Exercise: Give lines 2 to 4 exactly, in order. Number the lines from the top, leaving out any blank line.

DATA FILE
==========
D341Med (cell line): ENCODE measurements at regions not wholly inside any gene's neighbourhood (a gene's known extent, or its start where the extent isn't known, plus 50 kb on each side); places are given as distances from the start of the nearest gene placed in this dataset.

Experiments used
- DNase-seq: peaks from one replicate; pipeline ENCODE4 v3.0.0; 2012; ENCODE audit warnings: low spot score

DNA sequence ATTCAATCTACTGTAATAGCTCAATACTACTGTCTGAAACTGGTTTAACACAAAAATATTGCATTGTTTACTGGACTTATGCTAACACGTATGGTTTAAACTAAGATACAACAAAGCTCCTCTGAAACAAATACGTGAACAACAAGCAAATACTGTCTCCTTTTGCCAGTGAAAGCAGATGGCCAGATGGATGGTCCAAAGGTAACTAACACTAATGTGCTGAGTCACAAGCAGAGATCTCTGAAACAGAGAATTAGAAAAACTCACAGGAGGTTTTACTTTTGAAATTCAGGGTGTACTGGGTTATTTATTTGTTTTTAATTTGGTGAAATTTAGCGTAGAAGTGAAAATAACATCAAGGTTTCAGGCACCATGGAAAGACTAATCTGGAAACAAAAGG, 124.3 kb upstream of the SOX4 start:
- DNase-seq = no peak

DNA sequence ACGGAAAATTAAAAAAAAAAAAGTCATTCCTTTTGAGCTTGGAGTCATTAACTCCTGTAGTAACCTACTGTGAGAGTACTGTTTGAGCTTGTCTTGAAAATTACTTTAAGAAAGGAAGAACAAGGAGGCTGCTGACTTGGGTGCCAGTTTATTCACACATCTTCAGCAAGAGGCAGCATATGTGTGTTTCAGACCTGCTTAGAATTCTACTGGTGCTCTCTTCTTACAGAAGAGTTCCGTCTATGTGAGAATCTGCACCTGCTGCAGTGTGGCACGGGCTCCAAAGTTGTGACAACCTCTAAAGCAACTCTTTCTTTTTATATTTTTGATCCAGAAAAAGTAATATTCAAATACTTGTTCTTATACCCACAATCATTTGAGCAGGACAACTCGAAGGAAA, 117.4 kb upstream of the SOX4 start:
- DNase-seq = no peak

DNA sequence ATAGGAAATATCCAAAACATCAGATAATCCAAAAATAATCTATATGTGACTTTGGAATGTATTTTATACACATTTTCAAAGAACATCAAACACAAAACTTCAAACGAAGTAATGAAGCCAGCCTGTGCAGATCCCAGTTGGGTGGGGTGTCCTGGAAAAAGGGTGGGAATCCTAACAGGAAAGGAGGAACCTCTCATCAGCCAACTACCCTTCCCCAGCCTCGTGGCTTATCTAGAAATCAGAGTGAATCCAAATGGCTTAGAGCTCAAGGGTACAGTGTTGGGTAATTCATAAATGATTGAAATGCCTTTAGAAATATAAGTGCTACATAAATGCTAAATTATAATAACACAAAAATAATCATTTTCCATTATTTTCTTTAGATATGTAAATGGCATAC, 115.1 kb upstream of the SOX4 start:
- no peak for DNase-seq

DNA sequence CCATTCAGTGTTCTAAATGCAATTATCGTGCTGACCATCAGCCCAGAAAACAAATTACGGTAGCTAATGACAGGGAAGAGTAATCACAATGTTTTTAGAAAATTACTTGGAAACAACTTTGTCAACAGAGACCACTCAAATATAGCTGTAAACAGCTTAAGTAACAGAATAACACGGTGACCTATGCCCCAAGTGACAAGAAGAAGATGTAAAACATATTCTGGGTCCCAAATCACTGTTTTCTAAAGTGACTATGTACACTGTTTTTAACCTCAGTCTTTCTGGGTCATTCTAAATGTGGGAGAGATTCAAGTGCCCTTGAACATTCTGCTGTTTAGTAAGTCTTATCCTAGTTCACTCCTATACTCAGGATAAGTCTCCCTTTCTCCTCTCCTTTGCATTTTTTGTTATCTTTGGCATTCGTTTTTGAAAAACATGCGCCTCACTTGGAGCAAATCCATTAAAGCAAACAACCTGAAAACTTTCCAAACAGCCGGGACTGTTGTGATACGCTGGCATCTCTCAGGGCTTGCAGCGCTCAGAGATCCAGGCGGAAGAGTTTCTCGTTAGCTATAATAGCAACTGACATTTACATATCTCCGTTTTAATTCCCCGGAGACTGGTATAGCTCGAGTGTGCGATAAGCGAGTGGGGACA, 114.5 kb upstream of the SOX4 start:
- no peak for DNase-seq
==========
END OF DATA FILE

Experiments used
- DNase-seq: peaks from one replicate; pipeline ENCODE4 v3.0.0; 2012; ENCODE audit warnings: low spot score

DNA sequence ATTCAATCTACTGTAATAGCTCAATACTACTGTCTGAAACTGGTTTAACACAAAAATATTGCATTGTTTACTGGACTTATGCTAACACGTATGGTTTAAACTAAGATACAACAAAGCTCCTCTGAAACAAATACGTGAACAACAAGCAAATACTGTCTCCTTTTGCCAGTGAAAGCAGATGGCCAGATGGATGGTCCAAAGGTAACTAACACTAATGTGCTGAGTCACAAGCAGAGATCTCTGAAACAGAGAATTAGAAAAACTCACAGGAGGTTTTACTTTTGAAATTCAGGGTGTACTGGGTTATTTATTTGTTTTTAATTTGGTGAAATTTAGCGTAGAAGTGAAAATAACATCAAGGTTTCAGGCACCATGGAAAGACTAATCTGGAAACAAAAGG, 124.3 kb upstream of the SOX4 start: